Assistant Graduate Programs Coordinator
2005 Art and Design Building; MSN: 1C3
Nikki Brugnoli (1981) received her BFA from Seton Hill University (2004) and her MFA from The Ohio State University (2007). She serves as adjunct faculty at George Mason University and is the Assistant Graduate Programs Coordinator and Graduate Advisor in the School of Art as well as the Coordinator of the Art Lab at the Lorton Workhouse, Lorton, VA, Assistant Coordinator for the DC Cultural/Flashpoint/GMU MFA Fellowship Program, Washington DC and a Hamiltonian Mentor. Nikki has also taught at the Northern Virginia Community College, and The Renaissance School in Charlottesville, VA.
In addition to her full time academic services at George Mason University, Nikki is the Project Associate for the Al-Mutanabbi Street Starts Here DC 2016 Project.
Brugnoli is also curating two exhibitions in the coming year at McLean Project for the Arts and Brentwood Arts Exchange.
Her work is included in many private collections across the United States, as well as Athens, Greece and Florence, Italy, and is featured in national academic and public institutions.
The history of my work has been driven by a fascination with surface and color, material manipulation, gesture (large and sweeping, small and compelled), and ideas of memory and the body. More recently I’ve been investigating loss: loss of life, loss of love, loss of memory, and loss of trust. I examine the opposites that exist in us all. I confront them on the skins of my visually constructed surfaces. My deepening curiosity is like a wedge, a hammer, and a spark that ignites the fire that burns through the histories of my works, the layers, the papers, the canvases, the objects, the photographs, and the exchanges.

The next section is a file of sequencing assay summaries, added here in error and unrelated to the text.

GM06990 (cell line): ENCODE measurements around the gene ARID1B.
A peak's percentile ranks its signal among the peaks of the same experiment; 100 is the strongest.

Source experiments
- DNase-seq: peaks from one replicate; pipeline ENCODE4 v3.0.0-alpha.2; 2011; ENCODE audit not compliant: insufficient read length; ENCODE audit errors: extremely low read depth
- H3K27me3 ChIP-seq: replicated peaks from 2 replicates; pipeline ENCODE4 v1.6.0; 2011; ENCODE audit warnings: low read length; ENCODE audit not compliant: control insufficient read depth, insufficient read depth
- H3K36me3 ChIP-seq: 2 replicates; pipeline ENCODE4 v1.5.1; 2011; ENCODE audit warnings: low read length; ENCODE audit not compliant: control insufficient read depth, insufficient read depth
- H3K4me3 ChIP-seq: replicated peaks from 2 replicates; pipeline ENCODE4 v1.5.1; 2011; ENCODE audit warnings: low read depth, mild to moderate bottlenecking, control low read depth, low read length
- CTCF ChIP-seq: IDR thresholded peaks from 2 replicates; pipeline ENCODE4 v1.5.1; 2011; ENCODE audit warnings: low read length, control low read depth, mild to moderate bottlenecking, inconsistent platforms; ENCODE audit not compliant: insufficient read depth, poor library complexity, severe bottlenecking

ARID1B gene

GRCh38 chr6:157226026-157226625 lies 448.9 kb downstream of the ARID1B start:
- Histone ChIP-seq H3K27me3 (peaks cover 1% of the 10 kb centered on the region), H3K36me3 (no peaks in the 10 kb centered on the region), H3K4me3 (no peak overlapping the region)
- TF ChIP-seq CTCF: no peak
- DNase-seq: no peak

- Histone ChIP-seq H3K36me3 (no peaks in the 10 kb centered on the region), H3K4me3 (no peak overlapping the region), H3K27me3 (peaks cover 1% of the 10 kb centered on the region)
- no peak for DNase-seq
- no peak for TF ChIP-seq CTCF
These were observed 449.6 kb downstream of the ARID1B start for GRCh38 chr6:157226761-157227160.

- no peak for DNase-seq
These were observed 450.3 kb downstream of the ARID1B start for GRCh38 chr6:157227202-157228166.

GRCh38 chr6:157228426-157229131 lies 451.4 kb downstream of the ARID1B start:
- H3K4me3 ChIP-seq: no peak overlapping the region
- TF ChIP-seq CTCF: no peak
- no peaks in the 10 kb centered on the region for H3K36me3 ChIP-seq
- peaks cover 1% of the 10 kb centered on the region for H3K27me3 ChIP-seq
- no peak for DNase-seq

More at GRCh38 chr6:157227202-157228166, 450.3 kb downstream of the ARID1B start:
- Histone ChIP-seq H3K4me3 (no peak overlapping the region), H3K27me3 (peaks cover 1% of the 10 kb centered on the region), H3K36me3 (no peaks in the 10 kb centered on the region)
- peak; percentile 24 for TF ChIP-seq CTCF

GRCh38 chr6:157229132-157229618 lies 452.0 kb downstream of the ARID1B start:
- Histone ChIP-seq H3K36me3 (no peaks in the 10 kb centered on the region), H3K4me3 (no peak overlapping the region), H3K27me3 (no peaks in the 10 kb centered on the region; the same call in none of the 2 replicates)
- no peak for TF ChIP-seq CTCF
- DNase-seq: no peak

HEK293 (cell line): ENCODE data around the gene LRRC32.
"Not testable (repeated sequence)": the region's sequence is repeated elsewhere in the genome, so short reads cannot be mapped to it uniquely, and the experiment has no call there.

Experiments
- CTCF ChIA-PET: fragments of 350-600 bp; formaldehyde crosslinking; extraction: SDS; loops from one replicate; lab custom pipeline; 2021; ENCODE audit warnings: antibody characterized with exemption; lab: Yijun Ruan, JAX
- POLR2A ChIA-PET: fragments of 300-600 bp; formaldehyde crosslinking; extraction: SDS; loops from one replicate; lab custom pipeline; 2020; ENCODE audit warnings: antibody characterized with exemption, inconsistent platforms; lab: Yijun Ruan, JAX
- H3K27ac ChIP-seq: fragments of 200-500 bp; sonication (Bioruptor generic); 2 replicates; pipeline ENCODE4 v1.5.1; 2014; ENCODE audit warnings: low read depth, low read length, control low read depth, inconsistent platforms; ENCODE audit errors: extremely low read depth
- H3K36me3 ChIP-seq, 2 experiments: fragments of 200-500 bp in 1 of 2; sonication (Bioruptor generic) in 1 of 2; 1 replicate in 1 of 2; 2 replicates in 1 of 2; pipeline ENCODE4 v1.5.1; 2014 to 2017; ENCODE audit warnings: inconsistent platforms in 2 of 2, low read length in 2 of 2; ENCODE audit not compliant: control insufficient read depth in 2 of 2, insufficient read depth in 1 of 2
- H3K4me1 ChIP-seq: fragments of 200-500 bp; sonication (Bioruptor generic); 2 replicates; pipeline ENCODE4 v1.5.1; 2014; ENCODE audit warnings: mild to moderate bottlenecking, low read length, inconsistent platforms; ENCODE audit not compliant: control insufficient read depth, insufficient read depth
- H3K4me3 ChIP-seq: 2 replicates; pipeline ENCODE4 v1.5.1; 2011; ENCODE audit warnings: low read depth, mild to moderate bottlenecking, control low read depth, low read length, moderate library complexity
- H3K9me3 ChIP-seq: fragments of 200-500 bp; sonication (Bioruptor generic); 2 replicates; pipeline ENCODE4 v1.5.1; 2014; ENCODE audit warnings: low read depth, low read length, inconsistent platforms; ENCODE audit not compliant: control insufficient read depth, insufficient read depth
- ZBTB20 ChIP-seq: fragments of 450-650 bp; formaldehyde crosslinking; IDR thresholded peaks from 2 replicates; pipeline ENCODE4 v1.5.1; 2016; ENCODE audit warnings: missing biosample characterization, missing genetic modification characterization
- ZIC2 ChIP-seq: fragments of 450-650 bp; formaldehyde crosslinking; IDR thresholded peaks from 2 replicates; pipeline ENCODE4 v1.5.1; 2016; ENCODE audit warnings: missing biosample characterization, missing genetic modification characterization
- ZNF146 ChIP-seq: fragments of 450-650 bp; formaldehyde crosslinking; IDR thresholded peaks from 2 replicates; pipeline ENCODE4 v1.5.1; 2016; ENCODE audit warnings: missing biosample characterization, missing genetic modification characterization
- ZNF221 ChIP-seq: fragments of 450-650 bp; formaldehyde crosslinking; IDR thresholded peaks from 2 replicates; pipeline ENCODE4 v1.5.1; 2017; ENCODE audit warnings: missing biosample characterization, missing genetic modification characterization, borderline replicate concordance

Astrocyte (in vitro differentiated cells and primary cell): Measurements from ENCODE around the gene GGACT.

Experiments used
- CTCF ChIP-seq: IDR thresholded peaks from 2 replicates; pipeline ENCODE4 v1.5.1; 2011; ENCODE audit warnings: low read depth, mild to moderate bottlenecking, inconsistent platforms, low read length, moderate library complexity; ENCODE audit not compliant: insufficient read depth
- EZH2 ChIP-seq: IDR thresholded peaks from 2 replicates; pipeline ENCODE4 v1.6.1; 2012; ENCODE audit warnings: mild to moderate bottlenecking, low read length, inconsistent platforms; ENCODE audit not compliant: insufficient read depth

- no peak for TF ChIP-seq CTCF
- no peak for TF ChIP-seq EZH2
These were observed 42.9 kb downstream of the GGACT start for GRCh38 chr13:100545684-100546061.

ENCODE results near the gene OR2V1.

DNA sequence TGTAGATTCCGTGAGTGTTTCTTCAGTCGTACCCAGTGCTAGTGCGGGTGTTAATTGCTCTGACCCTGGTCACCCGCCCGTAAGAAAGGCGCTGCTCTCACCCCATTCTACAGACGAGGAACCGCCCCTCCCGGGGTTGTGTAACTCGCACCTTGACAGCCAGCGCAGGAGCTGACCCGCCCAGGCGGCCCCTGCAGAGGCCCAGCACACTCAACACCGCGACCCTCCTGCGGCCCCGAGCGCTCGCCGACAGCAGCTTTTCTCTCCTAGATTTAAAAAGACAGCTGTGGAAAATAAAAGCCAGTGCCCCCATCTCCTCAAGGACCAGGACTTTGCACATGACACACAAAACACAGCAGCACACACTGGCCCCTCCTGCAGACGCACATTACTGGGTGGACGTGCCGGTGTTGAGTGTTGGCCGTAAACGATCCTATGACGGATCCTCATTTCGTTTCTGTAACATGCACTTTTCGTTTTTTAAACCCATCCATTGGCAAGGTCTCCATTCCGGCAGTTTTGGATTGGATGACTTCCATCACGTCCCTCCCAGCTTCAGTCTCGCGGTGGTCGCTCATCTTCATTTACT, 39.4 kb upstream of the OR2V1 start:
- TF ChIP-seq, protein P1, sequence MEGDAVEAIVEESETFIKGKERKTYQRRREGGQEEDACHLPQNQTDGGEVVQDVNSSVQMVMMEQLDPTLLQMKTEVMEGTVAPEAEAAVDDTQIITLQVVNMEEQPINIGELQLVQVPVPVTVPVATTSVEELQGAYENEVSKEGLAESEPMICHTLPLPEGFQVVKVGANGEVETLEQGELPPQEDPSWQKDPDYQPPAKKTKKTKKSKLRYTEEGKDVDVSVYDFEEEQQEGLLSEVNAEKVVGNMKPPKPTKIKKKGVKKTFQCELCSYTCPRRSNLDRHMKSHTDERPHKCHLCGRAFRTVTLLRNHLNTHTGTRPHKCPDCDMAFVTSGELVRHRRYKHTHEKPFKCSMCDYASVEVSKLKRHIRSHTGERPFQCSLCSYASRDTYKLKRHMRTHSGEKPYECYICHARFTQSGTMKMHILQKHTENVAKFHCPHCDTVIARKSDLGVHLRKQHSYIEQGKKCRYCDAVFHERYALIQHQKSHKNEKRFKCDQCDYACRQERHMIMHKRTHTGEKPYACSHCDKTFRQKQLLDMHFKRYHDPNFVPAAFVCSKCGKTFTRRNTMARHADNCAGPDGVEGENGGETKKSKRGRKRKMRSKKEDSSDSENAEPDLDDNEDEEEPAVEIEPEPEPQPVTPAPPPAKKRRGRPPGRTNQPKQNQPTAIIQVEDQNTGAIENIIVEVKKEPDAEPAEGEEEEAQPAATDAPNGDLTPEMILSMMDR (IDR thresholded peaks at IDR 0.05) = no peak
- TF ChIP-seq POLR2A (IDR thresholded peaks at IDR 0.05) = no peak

My studio practice includes and demands relentless photo-documentation of the spaces that are landscapes and inner-scapes about the relationships I occupy, and re-visit from my past, and also of the blurry edges of memory. Both physically and conceptually I document the body, historically, my body. I possess a deep need to understand it, beyond what I can see, and also to acknowledge it’s changing form. We are the only true witnesses to ourselves and in my own revelation of this truth, I began to deconstruct and rebuild the very body I occupy. Through my own circuitous understanding of the construction of the body, and abstraction, I mine and repeat these processes and observations onto other ideas, manifestations, and forms. I use Caravaggio-inspired and learned contrast observations to make visible things that are often unseen, forgotten, unremembered, discarded and overlooked to give new form to the rubble and remains to which I am trying to give a voice. Understanding what it means to be human is the only way to define myself as a maker with a vision that is important enough to leave a residue, a visual form.
When all else fails, I pick up my pencil. I make a contour line drawing of something found in front of me. I carefully observe the ways in which it exists simply, and yet as a complex system. It is through this repeated, slow process of close examination of infinite parts and possibilities that I find re-entry into my constantly shifting and changing studio practice and spaces.